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Friday, January 16, 2009

The New Virus Killer

Scientists try to turn HIV’s greatest strength—mutation—against itself

Death by Mutation: A scientist isolates virus samples from an AIDS patient. Hank Morgan/Getty Images

At first it sounds like a terrible plan, the kind that results in zombies ruling the Earth. Imagine a killer virus, a bug that mutates so often that it inevitably finds a way to resist every drug. Now, rather than fight its ability to evolve, you enhance it. You speed up the mutation rate, forcing such dramatic genetic change that the virus crashes completely. In the movies, this technique, known as lethal mutagenesis, would create a supergerm, but in real life it’s spawning a powerful new class of antiviral drugs. “It’s a fundamentally different strategy,” says University of Washington biologist Robert Smith. “Death by mutation.”

Few Options: A clinic in India admits 60 HIV patients a day as the worldwide total hits 33 million. M. Lakshiman/AP Photo
Several university labs are investigating this tactic for combating viruses such as hepatitis C and West Nile. But the research that’s furthest along, and that a few pharmaceutical companies are backing, targets HIV, a virus that is rapidly out-evolving the medications on which 33 million infected people depend. Seattle-based Koronis Pharmaceuticals is leading the way with the first HIV mutation booster to advance to human trials.
Known as KP-1461, the drug employs a counterintuitive attack. When an HIV particle invades a cell, it transforms its genetic information into double-stranded DNA. The cell, mistaking the infected DNA for its own, replicates it and churns out more HIV particles. Most drugs disrupt this process, but HIV evolves around them. KP-1461 lets the replication run so wild that the virus self-destructs.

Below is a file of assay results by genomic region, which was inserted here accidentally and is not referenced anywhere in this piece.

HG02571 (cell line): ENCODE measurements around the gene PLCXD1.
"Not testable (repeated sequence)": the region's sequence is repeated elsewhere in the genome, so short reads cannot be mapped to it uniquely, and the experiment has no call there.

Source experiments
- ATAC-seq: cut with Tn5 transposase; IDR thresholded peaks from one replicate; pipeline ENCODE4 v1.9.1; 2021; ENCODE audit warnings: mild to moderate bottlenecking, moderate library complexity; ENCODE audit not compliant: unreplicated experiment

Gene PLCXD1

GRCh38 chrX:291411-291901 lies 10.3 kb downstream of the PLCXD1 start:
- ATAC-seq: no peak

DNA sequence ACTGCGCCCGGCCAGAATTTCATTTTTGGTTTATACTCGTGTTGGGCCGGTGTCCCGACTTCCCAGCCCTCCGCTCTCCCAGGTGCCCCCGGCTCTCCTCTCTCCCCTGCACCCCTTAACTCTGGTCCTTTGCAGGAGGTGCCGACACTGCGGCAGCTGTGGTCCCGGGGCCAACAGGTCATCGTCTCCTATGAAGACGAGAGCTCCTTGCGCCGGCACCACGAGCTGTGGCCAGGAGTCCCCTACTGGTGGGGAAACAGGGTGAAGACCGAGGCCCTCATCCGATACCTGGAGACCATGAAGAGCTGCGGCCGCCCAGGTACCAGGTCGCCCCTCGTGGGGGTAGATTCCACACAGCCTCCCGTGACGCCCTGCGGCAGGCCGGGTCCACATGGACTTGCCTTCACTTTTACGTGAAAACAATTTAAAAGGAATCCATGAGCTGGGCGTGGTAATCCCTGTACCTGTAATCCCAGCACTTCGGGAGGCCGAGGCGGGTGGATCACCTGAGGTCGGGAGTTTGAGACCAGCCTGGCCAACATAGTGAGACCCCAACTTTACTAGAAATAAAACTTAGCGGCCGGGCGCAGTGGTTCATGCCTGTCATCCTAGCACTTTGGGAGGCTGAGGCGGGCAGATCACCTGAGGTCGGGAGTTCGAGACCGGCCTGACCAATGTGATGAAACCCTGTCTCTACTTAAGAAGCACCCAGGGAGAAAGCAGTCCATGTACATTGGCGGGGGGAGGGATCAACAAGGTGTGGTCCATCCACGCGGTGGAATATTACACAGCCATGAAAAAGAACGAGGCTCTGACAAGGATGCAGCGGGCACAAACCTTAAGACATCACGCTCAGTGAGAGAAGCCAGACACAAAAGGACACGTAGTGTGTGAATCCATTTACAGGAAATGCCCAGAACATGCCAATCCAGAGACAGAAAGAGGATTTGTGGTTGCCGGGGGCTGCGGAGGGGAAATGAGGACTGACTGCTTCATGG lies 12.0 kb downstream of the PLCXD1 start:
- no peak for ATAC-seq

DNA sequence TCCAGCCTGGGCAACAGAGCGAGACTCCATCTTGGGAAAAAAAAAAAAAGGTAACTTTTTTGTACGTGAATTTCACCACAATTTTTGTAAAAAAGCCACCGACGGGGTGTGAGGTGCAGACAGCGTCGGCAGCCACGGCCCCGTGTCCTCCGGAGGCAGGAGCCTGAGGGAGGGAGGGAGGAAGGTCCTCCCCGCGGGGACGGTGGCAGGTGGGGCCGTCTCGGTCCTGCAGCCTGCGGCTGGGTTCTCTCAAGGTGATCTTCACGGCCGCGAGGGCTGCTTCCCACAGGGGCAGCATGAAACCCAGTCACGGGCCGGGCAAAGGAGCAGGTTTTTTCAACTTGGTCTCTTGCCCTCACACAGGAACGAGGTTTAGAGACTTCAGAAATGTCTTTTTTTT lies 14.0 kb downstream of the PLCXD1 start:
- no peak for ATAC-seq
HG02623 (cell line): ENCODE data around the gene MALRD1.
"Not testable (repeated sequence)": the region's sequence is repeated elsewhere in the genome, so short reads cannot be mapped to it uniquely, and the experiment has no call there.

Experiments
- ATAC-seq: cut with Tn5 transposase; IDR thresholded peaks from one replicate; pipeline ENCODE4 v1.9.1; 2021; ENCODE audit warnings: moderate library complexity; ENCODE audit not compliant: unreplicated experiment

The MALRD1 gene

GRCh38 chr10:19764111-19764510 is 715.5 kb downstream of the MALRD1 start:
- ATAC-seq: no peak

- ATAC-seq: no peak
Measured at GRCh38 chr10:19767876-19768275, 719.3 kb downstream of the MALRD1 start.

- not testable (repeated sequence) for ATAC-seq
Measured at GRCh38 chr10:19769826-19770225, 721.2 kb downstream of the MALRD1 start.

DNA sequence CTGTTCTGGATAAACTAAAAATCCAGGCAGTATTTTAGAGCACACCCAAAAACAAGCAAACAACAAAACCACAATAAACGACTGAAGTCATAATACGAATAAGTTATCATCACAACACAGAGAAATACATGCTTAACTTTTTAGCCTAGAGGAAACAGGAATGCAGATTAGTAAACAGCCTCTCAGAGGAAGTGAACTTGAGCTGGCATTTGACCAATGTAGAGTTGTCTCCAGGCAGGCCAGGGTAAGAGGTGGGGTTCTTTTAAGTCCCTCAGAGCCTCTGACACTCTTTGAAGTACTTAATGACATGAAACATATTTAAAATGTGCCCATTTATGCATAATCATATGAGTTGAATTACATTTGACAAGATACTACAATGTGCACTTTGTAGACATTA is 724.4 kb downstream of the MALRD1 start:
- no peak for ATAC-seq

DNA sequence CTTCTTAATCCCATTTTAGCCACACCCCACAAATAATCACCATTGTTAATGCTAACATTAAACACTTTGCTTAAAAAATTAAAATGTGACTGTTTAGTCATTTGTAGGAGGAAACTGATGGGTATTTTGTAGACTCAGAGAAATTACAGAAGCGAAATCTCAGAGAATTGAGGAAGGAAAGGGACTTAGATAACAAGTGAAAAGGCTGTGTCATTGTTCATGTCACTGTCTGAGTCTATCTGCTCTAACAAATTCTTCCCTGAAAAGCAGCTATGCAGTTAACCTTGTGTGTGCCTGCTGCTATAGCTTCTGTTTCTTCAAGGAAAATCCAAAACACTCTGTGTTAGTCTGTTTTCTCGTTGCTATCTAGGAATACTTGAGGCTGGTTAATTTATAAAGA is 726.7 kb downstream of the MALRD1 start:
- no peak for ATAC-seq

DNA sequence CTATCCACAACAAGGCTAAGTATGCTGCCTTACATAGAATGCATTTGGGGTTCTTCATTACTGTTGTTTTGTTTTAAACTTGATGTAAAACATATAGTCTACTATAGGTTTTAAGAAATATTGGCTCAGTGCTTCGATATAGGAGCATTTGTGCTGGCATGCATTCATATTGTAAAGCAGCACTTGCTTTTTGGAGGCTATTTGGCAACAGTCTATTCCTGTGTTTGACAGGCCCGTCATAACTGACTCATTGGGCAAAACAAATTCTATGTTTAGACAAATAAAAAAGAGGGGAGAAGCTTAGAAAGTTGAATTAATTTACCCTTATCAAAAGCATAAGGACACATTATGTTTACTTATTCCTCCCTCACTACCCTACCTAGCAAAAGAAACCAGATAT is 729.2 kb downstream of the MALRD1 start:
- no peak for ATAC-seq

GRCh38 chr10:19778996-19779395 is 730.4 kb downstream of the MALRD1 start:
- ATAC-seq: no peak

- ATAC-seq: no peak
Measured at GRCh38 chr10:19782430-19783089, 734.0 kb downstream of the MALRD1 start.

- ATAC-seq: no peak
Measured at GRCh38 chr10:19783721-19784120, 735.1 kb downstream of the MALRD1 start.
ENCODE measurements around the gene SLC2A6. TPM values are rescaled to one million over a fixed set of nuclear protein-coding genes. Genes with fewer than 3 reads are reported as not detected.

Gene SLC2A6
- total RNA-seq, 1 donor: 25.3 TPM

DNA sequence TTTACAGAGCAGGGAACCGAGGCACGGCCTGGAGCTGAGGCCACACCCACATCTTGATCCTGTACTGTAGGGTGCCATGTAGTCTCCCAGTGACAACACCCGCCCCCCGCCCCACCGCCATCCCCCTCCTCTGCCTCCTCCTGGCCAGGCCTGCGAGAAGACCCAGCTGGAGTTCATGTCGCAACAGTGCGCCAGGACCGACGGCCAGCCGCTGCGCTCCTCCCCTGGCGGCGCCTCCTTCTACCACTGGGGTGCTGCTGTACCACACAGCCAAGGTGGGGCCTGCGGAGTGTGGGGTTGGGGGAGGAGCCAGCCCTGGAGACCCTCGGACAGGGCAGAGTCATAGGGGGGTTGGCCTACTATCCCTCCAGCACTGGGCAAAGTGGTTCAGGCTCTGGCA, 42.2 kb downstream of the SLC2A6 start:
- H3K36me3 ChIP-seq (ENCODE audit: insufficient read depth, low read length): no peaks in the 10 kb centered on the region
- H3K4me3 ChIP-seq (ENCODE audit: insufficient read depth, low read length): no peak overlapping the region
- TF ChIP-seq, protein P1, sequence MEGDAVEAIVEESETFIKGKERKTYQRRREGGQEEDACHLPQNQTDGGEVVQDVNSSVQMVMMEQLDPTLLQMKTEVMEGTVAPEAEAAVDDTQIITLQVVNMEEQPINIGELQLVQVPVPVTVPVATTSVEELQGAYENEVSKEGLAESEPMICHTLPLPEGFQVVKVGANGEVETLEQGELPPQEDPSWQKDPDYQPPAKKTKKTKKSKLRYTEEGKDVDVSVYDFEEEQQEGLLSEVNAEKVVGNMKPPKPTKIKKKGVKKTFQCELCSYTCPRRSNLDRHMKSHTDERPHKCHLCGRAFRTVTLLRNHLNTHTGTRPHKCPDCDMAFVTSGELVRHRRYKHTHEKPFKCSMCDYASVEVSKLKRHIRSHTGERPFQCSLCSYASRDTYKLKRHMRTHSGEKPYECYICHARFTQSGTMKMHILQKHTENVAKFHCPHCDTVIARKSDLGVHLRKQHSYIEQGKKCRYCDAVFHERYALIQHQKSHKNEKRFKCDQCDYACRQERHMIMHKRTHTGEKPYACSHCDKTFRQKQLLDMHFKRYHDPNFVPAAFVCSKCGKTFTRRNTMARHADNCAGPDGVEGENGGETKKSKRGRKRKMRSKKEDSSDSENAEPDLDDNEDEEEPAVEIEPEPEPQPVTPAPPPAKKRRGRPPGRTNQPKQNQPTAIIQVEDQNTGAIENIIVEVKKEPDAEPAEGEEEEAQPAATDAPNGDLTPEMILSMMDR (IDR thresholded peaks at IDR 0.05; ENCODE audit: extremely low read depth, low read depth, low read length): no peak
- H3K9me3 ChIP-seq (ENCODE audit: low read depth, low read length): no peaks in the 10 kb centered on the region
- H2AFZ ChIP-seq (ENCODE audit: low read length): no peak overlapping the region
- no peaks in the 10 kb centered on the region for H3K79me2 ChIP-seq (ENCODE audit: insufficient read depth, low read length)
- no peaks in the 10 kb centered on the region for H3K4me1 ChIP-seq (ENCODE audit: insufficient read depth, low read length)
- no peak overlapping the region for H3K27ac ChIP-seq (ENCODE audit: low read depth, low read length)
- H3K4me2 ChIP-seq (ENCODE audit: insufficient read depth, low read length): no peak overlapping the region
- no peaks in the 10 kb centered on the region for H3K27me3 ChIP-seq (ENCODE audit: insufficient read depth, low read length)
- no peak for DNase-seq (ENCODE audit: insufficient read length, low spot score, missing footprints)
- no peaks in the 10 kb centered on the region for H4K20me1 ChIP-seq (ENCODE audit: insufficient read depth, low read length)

The trick is disguising the drug’s molecules as the building blocks of HIV. When the virus replicates, it inserts the KP-1461 imposters throughout its genetic code, creating so many mistakes that it no longer has enough viable DNA to sustain its basic functions, let alone take over a host cell. As a result, the virus dies.

KP-1461: KP-1461 molecules [yellow] kill a virus by disrupting DNA [blue] replication. Koronis Pharmaceuticals
Though promising, the basic premise has raised concerns about cultivating that Hollywood-caliber supergerm. Louis Mansky, a virologist at the University of Minnesota, says that risk is minimal. In nature, he points out, the vast majority of mutations are either harmful or neutral to organisms, and a virus must replicate 10, 20 or even 100 times for drug resistance to evolve. Crippling the bug before that stage is key, he says.

But nailing that cutoff remains a sticking point. Mansky is lab-testing a drug cocktail that kills nearly the entire population of HIV cells after just one round of replication, but human tests are a few years away. Koronis’s clinical trials of KP-1461 last summer weren’t as effective as lab tests. Jeff Parkins, the vice president of clinical development, says researchers are honing the dosing strategy for trials planned for later this year.
Harnessing lethal mutagenesis may soon become easier, following a new mathematical formula by bioengineer Michael Deem of Rice University that could help researchers fine-tune compounds earlier in the process. Given a few key variables, such as how often viral genes shuffle inside cells, his equations can provide the minimum mutation rate to safely kill a virus. At this pace the virus won’t have time to correct errors or absorb drug-evading changes, and it will crash. “It’s not going to come back and cause problems,” Deem assures.

Coupled with work like Deem’s, lethal mutagenesis could lead to a penicillin-like drug that knocks out numerous viruses—influenza, SARS and more. Parkins maintains hope that his company’s drug could eradicate HIV, or at least offer an alternative to current treatements. And that, researchers say, is what makes the mutation tactic attractive. “Even if it just leads to a different antiviral,” says virologist Satish Pillai of the University of California at San Francisco, “it would still be great for patients who have very few options left.”